I love most of the work Mike has done in the comic book world, so when I found out he had writen a novel I jumped at it with great enthusiasm. I enjoyed reading Lucifer and Hellblazer and was pleased to find that The Devil You Know was of the same vein. The Protagonist Felix Castor is enough like John Constantine to feel familiar with but just different enough to avoid law suites.
The story drags you along on a thrilling but plesant roller-coster ride of a murder mystery, with plenty of twists, without over doing the action or "fantasy" elements. It is well balance and writen in that perfect way that sucks you right into the reality in which Felix lives. Along with the serious themes their is a good smatering of humor and sarcasm. Best of all there is plenty of back story, character development, and foreshadowing to leave you craving the next Felix Caster book.
Come on Mike give us more...
Yes, particularly because of the genre bending twist that comes out of no where. Its the sort of surprise that realy wakes me up durring a listen. "wait! What?!" I love a book that can through you of balance.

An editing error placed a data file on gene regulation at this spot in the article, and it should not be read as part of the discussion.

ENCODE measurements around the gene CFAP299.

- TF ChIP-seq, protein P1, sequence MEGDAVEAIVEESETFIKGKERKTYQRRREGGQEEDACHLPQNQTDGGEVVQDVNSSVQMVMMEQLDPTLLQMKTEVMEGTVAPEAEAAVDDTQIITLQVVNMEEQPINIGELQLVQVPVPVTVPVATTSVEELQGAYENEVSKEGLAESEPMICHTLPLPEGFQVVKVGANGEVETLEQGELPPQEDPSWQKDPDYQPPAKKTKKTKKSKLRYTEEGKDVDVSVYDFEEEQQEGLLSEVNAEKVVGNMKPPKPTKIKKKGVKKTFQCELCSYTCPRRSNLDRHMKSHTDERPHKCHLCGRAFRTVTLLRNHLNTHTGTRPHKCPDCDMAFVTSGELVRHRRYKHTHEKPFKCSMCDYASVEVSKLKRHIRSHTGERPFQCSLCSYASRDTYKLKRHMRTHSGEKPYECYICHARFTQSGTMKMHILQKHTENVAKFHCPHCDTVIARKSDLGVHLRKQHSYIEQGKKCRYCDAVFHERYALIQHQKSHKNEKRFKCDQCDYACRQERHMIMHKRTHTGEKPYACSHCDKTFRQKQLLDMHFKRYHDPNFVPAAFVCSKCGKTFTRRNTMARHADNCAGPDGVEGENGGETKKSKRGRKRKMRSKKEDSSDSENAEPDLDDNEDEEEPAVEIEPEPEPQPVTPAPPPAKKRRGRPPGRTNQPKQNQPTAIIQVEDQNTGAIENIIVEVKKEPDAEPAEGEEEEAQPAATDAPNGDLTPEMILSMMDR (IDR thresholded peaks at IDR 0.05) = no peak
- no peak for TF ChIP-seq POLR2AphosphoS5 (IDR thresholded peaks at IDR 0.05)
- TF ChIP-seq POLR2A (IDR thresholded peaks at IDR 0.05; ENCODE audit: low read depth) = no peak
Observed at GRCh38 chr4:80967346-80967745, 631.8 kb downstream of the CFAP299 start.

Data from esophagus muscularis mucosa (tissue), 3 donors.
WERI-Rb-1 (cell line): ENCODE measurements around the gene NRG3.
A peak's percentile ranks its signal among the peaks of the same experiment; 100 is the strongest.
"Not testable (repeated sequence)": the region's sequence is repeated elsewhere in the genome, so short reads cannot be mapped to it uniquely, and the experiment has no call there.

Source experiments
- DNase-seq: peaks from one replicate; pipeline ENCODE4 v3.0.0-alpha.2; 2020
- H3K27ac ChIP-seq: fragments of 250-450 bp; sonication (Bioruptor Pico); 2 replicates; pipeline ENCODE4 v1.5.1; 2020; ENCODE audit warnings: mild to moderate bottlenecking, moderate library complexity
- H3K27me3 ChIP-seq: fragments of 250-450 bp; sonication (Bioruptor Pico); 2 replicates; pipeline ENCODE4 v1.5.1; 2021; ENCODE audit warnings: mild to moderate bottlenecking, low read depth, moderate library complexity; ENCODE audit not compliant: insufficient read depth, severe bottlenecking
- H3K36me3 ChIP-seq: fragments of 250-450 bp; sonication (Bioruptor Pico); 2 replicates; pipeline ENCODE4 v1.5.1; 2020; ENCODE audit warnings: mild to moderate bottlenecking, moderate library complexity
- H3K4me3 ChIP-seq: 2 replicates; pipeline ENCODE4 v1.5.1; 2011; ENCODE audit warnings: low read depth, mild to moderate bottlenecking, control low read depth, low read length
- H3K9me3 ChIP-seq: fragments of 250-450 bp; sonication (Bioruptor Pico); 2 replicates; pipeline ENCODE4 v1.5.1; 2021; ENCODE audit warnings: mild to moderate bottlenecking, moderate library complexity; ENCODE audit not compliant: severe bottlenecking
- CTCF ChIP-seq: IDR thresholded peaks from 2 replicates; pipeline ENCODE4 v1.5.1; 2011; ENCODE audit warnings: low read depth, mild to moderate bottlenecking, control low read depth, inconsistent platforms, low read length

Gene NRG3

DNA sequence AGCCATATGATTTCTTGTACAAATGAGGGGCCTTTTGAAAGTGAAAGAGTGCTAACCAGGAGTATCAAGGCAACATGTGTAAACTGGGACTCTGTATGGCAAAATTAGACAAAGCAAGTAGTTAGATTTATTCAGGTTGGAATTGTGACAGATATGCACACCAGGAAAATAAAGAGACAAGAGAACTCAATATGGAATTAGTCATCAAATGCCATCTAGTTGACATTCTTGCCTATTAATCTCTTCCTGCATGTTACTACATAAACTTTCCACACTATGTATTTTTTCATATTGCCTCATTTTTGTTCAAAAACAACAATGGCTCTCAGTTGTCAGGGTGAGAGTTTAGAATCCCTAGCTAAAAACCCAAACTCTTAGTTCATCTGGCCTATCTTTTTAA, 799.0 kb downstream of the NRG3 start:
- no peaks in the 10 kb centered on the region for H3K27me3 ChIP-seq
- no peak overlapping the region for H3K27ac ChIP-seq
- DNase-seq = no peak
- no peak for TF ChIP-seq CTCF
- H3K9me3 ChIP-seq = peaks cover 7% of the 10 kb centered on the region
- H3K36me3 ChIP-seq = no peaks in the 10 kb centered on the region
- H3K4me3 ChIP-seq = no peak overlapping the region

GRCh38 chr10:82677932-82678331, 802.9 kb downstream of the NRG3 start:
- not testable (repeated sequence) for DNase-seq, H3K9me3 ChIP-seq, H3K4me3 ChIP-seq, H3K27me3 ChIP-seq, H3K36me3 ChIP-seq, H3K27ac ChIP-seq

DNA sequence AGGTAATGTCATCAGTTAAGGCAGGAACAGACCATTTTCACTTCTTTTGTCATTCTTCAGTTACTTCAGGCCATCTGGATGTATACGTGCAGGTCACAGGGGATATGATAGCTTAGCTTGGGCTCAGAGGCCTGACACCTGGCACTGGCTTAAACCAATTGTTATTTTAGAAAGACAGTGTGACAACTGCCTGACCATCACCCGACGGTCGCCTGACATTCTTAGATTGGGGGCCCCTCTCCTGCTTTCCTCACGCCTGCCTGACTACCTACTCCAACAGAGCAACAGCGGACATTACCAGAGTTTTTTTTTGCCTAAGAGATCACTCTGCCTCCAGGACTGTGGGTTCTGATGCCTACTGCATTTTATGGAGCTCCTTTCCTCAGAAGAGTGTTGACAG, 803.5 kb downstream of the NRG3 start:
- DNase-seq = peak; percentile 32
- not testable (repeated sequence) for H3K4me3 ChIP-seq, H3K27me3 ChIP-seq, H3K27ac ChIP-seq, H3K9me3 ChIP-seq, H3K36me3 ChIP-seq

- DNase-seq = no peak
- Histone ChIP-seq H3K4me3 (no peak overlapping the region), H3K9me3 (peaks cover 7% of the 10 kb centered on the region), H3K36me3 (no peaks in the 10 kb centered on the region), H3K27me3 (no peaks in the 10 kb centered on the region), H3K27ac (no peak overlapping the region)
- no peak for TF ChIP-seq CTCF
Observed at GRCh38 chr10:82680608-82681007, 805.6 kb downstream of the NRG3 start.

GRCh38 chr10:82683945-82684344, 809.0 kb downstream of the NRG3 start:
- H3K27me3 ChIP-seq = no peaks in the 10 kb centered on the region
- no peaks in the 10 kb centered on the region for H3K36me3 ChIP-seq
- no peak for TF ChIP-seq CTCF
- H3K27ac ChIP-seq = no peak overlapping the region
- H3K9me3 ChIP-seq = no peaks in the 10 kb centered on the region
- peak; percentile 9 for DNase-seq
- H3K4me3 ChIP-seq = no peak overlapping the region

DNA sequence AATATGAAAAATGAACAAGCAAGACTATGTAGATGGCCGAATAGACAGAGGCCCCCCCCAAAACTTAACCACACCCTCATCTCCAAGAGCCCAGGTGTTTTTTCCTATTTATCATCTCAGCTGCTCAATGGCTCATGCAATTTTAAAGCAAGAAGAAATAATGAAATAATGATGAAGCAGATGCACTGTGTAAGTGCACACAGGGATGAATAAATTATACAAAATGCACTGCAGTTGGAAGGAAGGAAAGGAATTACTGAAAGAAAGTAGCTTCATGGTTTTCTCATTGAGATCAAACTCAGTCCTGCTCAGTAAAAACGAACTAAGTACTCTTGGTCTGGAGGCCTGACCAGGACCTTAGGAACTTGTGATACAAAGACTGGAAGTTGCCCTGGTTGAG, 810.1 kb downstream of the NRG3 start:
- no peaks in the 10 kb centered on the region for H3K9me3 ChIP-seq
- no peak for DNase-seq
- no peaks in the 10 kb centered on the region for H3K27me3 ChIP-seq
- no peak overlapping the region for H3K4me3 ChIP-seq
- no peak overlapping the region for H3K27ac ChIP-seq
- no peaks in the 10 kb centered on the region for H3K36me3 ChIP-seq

The sociopathic protagonist puts me in mind of the many wonderful 'Dexter' novels by Jeff Lindsay. The surprise supernaturtal elemnts put me in mind of 'The Harbor" by John Ajvide Lindqvist (of 'Let the Right One In' fame). But in retrospect the unsetling mood that inspires great discomfort reminded me of "The Dead Father's Club" by Matt Haig.
Due to the detatched emotionless pressence the main character maintains through most story Nelson's performance is really effective when he really lets loose. The characters are clearly seperate with enough life and depth that you feel for them even for the protagonist and antogonist, each of which the reader may feel guilty sympathising or empathysing for.
John Cleaver is an very interesting character. Ironically the sociopath is more human because of the relationships he has with the people in his life, particularly his mother, his phyciatrist, and his 'enemy'. Like Dexter Morgan, John Cleaver has a 'dark passanger'. He calls this darker nature within himself 'Mr. Monster'. It is his desire to sipress and reluctance to unlease Mr. Monster that makes John a sympathetic character. He knows he is different, but doesn't want to be a killer. Hense the title.
I thought this was a enjoyable story. It is fully selfcontained, but i was plesantly surprised to find out there are more John Cleaver books, that i plan to listen to as soon as possible.
Report Inappropriate Content